CAMBRIDGE – It is entirely possible that when Russian President Vladimir Putin gazes up at the stars at night and imagines the world of his dreams, he smiles at the thought of Donald Trump as US President. He may like the idea of an American leader who is focused on law and order at home rather than democracy-building abroad. He may even admire Trump’s swaggering leadership style, so reminiscent of his own.
But when he wakes from his reverie, Putin understands that it cannot possibly be in Russia’s interest for Trump to win in November. That’s why there cannot possibly be a serious Kremlin plan – relying on cyber or other means – to help orchestrate it.
Of course, it’s not hard to imagine that Russian hackers did find a way into the Democratic National Committee’s servers, or those used by Hillary Clinton’s campaign, as part of espionage efforts that target government, corporate, and political organizations of all kinds. In the twenty-first century, the Kremlin’s intelligence services would be accused of professional negligence if they weren’t vigorously attempting such attacks.
Russian leaders also have a long history of agitation and propaganda, or “agitprop” as their Soviet predecessors called the overt and covert campaigns to shape public opinion in foreign countries. But these efforts have a decidedly mixed record of success, and Putin has a heightened understanding that Russian meddling can easily backfire. Thus, it remains unclear just how much the timing and content of the recent leaks were determined by Russia itself or by WikiLeaks, where the documents actually appeared.
What remains absolutely certain, however, is that any clear-eyed assessment by the Kremlin must conclude that a Trump victory is not in Russia’s interests. It may be fun to watch the US body politic squirm, and to gloat as America’s allies wring their hands, but a President Trump would make Putin’s life far more difficult.
Russia’s central national interest is primarily economic, as it reels from the combined blows of the collapse in oil prices, weak European growth, and Western financial sanctions. To be sure, Russia’s interests also include political dominance over its neighbors, which is what drove the ham-handed intervention in Crimea that Trump now describes in such sympathetic terms. These interests also include maintaining Russia’s historic involvement in the Middle East and tweaking the United States wherever possible. In this respect, the current effort to prop up the Syrian government counts as a twofer.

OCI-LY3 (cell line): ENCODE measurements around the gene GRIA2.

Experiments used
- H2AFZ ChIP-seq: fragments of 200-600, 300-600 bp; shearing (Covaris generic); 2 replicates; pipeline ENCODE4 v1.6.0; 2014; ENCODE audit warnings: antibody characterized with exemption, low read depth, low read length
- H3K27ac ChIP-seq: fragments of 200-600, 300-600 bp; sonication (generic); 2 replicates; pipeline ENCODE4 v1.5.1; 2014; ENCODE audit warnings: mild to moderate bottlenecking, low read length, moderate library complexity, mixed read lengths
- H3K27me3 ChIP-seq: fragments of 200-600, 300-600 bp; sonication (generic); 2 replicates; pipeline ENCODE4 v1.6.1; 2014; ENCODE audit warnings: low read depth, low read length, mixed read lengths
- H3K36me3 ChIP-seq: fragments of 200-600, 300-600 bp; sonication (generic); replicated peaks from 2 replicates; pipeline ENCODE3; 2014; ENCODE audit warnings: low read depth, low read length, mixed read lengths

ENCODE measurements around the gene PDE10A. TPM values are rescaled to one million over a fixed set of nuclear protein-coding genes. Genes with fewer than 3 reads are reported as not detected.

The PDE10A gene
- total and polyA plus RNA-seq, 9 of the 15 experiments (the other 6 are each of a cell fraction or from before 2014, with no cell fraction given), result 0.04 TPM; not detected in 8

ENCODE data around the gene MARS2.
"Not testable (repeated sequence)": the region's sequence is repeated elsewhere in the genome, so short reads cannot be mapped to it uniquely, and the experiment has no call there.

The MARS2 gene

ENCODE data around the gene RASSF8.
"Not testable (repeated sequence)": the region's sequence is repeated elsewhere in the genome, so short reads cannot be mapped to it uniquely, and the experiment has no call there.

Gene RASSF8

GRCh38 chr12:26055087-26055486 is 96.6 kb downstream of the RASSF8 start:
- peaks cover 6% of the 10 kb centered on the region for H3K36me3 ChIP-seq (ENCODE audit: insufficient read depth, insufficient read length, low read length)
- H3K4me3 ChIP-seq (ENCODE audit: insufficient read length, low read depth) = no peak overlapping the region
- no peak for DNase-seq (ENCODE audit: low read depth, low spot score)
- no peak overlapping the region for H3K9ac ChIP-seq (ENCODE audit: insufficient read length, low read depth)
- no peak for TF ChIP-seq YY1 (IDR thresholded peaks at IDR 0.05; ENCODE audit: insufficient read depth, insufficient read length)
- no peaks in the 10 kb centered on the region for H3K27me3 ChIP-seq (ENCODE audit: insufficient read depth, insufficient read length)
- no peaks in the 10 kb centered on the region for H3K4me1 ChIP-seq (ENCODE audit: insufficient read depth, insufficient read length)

But raising Russian living standards remains central to Putin’s grip on power and his long-term legacy. Even before intervening in Ukraine, Putin was failing to deliver on his grand promise, made in 2003, to double the size of Russia’s economy within a decade. In terms of nominal per capita GDP, Russia still fares little better than Mexico. Signature efforts to diversify and modernize the economy failed, because disruptive technologies and business strategies cannot be decreed from the top.
While the oil market is the largest determinant of Russia’s near-term economic prospects, accounting as it does for half of export revenues, long-term growth requires Russia to re-enter international capital markets, attract foreign investment (and stem capital flight), and reintegrate with the global economy. All of this requires a global economy that is stable and predictable. A Trump presidency would mean the opposite.
Trump’s fiscal plans, which involve massive tax cuts without credible reduction in spending, could cause US interest rates to spike, fueling turmoil in financial markets. His casual suggestions that US debt might be renegotiated could trigger dramatic losses in the value of Russia’s foreign-currency reserves, which have been its anchor in the economic storm that has hit the country since 2014. His threats to launch a trade war against “unfair” foreign competition seems likely to draw in Russia’s steel exports. And his unpredictability on key security and geopolitical issues could increase external risks.
Of course, there is a scenario in which the personal chemistry between leaders brings an earlier relaxation of Western sanctions. But the European Union’s restrictions on financing and trade are unlikely to last much longer in any case, especially now that the United Kingdom’s hawkish views will no longer shape that conversation. US sanctions may remain on the books for now, but the Obama administration’s active efforts to discourage global banks from financing Russia from European subsidiaries will be difficult to continue indefinitely.
A President Clinton would not make Russia’s international agenda significantly easier, but at least the terms of engagement would be known. Notwithstanding the temptation to embarrass America’s leaders with more cyber feats, Putin will not tolerate anything that might even marginally boost the chances of a Trump victory.